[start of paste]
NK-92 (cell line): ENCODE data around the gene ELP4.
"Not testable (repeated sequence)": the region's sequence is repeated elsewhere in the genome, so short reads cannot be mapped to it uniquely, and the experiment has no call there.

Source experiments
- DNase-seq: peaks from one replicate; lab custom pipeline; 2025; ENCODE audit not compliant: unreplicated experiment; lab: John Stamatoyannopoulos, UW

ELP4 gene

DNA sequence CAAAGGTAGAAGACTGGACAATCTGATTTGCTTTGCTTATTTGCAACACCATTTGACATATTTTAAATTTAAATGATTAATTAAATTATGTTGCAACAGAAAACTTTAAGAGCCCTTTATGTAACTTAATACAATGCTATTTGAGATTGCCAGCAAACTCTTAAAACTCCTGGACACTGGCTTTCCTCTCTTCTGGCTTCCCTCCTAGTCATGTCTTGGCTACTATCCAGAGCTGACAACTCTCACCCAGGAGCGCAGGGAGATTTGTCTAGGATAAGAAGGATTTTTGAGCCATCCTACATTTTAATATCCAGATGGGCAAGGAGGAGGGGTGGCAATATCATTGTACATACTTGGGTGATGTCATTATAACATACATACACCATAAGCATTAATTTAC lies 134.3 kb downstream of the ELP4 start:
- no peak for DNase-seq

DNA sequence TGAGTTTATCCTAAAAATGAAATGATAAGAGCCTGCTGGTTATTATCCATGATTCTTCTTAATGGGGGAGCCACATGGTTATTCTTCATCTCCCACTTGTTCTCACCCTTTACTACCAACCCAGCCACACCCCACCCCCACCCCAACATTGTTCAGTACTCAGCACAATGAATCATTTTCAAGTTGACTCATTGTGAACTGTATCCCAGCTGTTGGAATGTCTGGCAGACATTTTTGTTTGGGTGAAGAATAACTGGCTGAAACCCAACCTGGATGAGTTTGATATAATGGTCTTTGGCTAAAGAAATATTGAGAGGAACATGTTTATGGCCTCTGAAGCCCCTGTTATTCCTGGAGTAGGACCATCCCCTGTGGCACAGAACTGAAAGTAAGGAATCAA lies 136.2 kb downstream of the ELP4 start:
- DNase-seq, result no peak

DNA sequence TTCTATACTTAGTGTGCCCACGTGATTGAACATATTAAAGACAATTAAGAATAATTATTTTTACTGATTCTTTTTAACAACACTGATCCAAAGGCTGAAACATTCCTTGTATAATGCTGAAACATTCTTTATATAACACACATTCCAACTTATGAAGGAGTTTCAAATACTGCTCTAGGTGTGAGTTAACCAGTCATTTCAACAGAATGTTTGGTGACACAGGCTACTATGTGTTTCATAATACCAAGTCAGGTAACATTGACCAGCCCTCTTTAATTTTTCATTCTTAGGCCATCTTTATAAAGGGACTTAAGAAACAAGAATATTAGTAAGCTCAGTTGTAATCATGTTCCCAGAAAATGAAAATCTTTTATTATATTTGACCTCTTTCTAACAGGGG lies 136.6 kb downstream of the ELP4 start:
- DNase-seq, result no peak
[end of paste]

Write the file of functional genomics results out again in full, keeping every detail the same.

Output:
NK-92 (cell line): ENCODE data around the gene ELP4.
"Not testable (repeated sequence)": the region's sequence is repeated elsewhere in the genome, so short reads cannot be mapped to it uniquely, and the experiment has no call there.

Source experiments
- DNase-seq: peaks from one replicate; lab custom pipeline; 2025; ENCODE audit not compliant: unreplicated experiment; lab: John Stamatoyannopoulos, UW

ELP4 gene

DNA sequence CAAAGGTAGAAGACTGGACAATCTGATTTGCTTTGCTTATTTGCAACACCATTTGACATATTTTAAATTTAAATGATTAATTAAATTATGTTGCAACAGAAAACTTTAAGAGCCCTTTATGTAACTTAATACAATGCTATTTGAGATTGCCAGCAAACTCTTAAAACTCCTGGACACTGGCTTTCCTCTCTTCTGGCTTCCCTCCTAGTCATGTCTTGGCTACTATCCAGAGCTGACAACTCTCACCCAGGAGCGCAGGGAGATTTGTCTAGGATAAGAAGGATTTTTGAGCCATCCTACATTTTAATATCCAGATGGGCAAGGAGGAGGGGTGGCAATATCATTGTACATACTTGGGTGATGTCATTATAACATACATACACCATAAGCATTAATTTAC lies 134.3 kb downstream of the ELP4 start:
- no peak for DNase-seq

DNA sequence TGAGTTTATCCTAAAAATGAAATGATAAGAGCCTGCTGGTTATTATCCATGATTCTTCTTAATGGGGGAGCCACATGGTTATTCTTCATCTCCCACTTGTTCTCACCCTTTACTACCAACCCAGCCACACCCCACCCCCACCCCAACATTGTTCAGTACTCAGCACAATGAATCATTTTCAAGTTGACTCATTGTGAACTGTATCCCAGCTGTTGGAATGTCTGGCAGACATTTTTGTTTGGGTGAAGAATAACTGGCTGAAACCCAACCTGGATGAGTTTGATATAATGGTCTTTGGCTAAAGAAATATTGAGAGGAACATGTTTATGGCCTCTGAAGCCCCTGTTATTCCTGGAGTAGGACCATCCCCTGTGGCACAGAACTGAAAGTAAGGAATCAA lies 136.2 kb downstream of the ELP4 start:
- DNase-seq, result no peak

DNA sequence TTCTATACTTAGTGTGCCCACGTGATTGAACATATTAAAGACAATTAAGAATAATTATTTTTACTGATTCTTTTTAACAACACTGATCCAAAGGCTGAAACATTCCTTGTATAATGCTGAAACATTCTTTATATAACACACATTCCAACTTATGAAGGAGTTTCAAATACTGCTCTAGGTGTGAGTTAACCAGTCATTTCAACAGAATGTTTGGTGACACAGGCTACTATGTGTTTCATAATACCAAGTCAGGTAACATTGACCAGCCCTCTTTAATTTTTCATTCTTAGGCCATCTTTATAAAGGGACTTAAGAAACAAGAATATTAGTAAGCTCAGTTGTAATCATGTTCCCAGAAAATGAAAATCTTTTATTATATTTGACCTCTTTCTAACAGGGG lies 136.6 kb downstream of the ELP4 start:
- DNase-seq, result no peak